NBS and PARIS21 workshop on Citizen Generated Data and Gender Statistics, February 2020
Citizen-generated data (CGD) is data that people or their organisations produce to directly monitor, demand or drive change on issues that affect them. (…) CGD is distinct from “big data” or social media data, which is indirectly created by citizens through interaction with media platforms”.

In February 2020, PARIS21 supported the Maldives National Bureau of Statistics and a dozen gender equality civil society organisations, in launching a collaborative project on citizen-generated gender data. 

In 2010, the Maldives passed the Decentralization Act, a legal instrument to devolve some of the powers and responsibilities of government to local authorities. The Act also recognises civil society organisations (CSOs) as partners in service delivery, development planning and implementation. For an island nation spread whose half-million population is spread over 1200 islands, this is an important means of making government more responsive.

In February 2020, the Maldives accomplished a comprehensive yearlong assessment of gender statistics at the national level with support from PARIS21. The assessment was undertaken as part of the “Women Count” initiative of UN Women to inform the preparation of the country’s Second National Strategy for the Development of Statistics for 2020-2030. The results of the assessment revealed that the statistical system of the Maldives (roughly composed of the National Bureau of Statistics and data-producing government agencies and ministries) produced only 57% of priority gender indicators demanded by global and national policy frameworks (e.g. SDGs and sectoral policies).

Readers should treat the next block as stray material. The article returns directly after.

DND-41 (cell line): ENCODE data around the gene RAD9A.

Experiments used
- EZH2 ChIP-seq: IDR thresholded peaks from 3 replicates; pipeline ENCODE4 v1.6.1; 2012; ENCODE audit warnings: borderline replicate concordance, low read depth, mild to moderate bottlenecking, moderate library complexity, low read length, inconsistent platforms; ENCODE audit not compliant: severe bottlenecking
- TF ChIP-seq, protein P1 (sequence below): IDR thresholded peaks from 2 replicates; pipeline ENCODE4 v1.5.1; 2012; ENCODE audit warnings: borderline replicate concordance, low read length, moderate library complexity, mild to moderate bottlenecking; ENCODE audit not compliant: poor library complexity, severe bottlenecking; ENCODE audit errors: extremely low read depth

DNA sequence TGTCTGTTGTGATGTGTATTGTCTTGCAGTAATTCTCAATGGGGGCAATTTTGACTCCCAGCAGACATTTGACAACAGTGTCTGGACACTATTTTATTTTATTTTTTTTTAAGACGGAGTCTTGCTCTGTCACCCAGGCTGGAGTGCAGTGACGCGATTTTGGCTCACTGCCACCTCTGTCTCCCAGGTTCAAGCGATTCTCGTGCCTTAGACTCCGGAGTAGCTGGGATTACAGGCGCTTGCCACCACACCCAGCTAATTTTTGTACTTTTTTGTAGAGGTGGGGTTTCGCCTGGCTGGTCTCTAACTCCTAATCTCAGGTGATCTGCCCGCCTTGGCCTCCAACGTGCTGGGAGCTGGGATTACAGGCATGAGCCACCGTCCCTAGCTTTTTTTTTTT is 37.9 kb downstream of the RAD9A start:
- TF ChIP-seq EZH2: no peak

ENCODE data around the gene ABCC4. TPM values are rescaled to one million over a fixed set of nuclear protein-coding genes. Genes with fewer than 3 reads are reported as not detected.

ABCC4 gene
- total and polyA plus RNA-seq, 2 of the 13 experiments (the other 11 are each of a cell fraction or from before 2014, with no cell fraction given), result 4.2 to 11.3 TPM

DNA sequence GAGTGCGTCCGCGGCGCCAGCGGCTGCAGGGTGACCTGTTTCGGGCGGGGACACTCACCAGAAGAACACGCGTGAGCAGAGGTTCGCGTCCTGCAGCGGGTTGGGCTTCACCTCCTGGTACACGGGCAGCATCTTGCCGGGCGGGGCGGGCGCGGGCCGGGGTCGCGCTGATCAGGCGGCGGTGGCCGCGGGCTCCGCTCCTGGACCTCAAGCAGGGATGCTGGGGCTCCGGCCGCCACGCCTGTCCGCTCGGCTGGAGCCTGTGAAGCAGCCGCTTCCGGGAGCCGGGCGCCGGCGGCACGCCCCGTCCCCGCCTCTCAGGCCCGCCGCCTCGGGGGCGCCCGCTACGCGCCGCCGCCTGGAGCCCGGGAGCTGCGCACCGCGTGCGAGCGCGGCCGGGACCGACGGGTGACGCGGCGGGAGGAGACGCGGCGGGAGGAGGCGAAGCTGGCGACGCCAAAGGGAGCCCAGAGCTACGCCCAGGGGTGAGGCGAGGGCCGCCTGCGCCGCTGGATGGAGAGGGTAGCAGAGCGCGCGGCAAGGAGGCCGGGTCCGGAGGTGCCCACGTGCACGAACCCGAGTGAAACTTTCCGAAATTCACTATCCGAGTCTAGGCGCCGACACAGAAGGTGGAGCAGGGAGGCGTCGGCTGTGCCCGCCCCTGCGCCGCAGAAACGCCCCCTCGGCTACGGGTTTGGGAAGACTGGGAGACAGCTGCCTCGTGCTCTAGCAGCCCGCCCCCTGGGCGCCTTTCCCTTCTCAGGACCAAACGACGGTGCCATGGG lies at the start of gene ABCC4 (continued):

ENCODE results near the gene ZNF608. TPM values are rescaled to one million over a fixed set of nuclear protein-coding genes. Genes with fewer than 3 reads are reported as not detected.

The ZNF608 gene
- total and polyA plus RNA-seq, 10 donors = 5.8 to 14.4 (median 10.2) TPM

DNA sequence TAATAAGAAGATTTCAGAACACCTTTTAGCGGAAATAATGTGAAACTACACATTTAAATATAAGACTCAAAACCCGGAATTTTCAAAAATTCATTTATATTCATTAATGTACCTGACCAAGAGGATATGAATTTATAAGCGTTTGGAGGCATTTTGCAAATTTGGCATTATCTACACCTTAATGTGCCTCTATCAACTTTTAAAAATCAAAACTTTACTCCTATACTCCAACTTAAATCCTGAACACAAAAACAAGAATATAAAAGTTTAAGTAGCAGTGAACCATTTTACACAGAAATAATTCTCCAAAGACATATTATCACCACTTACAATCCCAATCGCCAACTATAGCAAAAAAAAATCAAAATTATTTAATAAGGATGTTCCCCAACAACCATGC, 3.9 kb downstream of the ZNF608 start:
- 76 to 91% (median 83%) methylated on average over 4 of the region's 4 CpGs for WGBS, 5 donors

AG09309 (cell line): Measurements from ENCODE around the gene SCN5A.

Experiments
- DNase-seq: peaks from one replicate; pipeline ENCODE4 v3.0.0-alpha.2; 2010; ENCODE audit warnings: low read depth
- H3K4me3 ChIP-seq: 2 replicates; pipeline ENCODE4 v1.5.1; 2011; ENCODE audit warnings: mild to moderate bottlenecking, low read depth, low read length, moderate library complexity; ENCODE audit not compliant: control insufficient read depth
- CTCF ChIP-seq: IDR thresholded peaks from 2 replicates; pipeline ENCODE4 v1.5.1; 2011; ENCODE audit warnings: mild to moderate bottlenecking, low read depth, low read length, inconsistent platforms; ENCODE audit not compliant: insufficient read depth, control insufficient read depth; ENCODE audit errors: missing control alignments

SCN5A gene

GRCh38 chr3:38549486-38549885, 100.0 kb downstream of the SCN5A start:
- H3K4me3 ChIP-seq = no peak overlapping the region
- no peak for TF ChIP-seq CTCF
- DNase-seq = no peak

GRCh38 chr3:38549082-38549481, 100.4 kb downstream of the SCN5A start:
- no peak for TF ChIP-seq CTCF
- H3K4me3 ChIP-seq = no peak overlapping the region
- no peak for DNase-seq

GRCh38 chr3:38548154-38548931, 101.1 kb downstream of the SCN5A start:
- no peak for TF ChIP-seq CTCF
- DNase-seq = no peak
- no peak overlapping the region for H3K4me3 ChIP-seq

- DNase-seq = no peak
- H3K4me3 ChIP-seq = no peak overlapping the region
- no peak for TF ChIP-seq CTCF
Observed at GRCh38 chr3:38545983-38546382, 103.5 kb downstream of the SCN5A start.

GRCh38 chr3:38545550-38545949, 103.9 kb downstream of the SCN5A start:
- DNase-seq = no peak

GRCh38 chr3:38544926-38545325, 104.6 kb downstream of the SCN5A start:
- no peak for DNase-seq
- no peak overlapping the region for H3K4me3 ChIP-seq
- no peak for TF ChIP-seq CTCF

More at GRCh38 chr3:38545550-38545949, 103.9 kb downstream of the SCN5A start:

This low data availability hinders the government to build a policy and programme response to address gender issues, especially within the context of the COVID-19 pandemic. At the same time, the presence of civil society organisations in remote atolls makes them well positioned to collect data on a more frequent basis compared to official surveys or censuses. Recognising this potential for more and better data, the Maldives National Bureau of Statistics identifies civil society organisations not only as statistics users but also as producers of gender data.

Data collected by the CSOs for their own activities and research has the potential to close some information gaps. PARIS21’s approach, providing clarity and methodological support, can help CGD stakeholders to collaborate and revolutionise the role of civil society in national statistics.

The CGD initiative, launched in February 2020, was welcomed with great interest by the NBS, the Ministry of Gender, Family and Social Services, and the CSOs. All parties were eager to collaborate with one other, recognising a huge potential for knowledge sharing and an opportunity to close gender data gaps.

The NBS plan is to take stock of gender-sensitive data currently produced by CSOs, including in the context of COVID-19 impact. CSOs expect to obtain guidance from the national statisticians on improving the quality of their data collection. NBS assistance in guiding the CSOs through joint analysis of their gender data alongside gender statistics produced by the statistical system should help to increase the use of gender statistics at the country level and pave a way for increased policy uptake.

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